AUGUSTA, Ga. — The U.S. Army wants to develop a high-altitude intelligence, cyber and electronic warfare sensor that can fly above enemy territory to provide data and potentially jamming or disruption capability.

The system, dubbed High-Altitude Extended-Range Long Endurance Intelligence Observation System, or HELEIOS, is part of the Multidomain Sensing System family, a series of high-altitude systems that will help the Army cover the vast distances over which it expects to operate in future conflicts.

HELIOS will be an attritable sensor mounted to a solar glide vehicle or a balloon, designed to operate at 60,000 feet or above, Col. Daniel Holland, Army capability manager for electronic warfare, said during an Aug. 17 presentation at TechNet Augusta.

Concepts and technologies the Army is looking for include coherent, distributed, electromagnetic attack; multiple low-power transmitters; and effectors on different balloons or gliders that are coordinated in time in phase to deliver additive jam to signal on a single target, Holland said.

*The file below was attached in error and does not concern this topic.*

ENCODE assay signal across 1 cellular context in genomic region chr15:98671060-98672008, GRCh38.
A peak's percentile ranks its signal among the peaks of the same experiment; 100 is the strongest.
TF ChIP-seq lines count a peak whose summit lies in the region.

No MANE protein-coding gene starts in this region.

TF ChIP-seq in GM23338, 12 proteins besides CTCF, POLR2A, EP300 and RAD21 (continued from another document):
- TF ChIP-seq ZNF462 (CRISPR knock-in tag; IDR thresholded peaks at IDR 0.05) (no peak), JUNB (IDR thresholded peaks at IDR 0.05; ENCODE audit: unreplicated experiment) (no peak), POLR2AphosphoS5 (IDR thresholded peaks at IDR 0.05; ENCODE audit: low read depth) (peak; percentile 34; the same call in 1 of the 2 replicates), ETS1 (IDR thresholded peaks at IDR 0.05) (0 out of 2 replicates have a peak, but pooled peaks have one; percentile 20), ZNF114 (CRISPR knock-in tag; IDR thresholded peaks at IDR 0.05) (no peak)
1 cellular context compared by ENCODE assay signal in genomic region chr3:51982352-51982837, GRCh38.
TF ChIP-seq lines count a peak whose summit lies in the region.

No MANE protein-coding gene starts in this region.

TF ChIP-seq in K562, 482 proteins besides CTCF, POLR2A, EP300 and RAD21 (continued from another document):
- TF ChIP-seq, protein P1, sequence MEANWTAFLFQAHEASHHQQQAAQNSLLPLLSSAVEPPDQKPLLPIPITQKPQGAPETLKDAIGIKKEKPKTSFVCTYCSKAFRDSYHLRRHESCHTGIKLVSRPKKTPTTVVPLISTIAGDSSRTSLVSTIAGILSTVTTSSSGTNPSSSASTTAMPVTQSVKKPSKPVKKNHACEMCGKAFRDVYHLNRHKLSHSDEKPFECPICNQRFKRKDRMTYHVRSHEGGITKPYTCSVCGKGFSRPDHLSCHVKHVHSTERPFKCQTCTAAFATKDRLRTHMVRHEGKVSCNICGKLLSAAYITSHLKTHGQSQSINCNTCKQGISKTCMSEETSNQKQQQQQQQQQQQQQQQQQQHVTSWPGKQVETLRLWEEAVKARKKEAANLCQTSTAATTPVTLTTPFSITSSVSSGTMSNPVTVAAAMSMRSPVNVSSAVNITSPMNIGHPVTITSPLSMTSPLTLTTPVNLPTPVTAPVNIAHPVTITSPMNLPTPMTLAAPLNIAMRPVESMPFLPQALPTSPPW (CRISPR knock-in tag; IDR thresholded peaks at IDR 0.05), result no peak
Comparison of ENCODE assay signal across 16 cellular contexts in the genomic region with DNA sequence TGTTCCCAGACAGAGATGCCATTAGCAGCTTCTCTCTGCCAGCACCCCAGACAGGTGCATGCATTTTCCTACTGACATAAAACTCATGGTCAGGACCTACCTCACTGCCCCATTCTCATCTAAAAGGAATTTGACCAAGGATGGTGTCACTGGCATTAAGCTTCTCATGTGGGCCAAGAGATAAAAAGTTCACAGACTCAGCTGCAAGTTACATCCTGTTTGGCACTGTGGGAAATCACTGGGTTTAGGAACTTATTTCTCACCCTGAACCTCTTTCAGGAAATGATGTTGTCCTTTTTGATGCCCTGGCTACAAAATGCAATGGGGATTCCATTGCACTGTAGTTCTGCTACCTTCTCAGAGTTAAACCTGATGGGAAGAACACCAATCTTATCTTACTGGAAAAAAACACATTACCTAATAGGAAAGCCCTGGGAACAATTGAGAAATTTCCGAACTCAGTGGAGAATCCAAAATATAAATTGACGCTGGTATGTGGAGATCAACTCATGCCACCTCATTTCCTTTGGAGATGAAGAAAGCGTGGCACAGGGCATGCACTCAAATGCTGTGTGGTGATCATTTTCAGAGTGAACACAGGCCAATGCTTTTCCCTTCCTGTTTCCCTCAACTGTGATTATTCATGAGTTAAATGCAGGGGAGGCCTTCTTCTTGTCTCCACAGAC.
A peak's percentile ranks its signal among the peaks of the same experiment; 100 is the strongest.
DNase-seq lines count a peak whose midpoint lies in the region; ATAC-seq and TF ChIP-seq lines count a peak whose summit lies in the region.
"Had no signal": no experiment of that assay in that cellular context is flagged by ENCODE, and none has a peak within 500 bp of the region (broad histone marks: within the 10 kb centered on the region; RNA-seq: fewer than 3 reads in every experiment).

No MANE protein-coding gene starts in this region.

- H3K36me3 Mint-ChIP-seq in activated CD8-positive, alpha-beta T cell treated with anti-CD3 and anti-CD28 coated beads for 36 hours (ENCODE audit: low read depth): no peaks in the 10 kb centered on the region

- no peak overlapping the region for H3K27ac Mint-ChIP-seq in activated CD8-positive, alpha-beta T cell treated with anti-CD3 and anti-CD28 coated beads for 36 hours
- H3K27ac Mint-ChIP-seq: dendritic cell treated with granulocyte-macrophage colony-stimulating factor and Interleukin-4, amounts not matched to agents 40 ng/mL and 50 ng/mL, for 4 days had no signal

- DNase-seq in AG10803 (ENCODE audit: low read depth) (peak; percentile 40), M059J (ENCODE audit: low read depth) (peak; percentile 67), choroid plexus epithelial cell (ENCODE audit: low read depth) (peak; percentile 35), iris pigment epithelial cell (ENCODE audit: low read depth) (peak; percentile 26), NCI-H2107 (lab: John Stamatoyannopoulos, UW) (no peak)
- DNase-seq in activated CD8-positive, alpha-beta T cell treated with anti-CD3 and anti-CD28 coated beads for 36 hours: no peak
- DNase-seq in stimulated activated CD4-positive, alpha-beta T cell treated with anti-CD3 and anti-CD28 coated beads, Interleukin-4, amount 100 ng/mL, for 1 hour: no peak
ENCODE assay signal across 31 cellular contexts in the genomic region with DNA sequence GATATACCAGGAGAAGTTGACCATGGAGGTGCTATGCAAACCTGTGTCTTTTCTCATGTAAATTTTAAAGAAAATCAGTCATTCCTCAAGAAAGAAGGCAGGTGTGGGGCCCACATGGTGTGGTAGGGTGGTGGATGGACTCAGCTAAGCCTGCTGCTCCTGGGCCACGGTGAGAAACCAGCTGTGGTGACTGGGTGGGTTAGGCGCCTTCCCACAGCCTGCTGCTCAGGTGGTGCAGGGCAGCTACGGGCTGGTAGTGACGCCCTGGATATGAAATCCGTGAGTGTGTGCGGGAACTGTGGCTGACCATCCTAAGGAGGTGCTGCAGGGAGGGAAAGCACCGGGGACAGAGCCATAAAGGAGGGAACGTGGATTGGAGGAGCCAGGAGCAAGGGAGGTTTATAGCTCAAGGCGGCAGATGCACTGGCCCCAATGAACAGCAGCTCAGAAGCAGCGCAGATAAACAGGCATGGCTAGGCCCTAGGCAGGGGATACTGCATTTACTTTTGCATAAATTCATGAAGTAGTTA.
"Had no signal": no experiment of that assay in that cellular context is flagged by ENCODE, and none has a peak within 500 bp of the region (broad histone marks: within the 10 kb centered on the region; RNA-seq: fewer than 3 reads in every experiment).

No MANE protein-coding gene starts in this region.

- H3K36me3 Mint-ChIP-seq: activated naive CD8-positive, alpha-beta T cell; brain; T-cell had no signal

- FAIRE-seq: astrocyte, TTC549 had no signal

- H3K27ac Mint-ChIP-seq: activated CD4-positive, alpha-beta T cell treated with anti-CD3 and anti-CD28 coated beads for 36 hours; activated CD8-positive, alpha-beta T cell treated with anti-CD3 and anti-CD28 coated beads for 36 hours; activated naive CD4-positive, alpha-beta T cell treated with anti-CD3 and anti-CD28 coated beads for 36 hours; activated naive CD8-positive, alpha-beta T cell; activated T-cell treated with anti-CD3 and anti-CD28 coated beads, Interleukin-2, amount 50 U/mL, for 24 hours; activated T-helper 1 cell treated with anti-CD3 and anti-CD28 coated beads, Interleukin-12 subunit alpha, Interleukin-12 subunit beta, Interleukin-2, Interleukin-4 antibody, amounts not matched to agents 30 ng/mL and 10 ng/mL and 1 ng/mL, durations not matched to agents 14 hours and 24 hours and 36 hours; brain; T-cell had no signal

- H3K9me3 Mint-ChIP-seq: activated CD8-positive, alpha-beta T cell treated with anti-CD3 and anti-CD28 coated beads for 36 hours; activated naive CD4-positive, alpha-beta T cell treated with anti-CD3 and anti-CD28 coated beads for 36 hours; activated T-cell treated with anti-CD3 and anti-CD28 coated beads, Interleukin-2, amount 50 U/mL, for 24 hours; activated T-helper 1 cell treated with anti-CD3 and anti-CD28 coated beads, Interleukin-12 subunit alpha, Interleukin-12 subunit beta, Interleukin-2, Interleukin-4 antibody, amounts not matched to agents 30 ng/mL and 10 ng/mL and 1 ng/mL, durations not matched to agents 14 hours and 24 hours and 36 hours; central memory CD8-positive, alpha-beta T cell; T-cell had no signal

“The idea is blanketing the deep area with low-cost attritable sensors to enable deep sensing and deep effects,” he explained. “Essentially our question is can we get the payload light enough to fly on this penetrating, high-altitude, attributable platform, get close enough to place our effects on target, likely with a special purpose electronic attack or RF-enabled cyber.”

The Army wants to begin experimenting with the system during upcoming Project Convergence exercises and at a technology demonstrator in the Indo-Pacific in fiscal 2022.

To start, the service wants to mount the sensor on a balloon right over a target and move on from there, recognizing that as the platform moves and the sensor gets farther away, that will present size, weight and power issues.

Mark Pomerleau is a reporter for C4ISRNET, covering information warfare and cyberspace.

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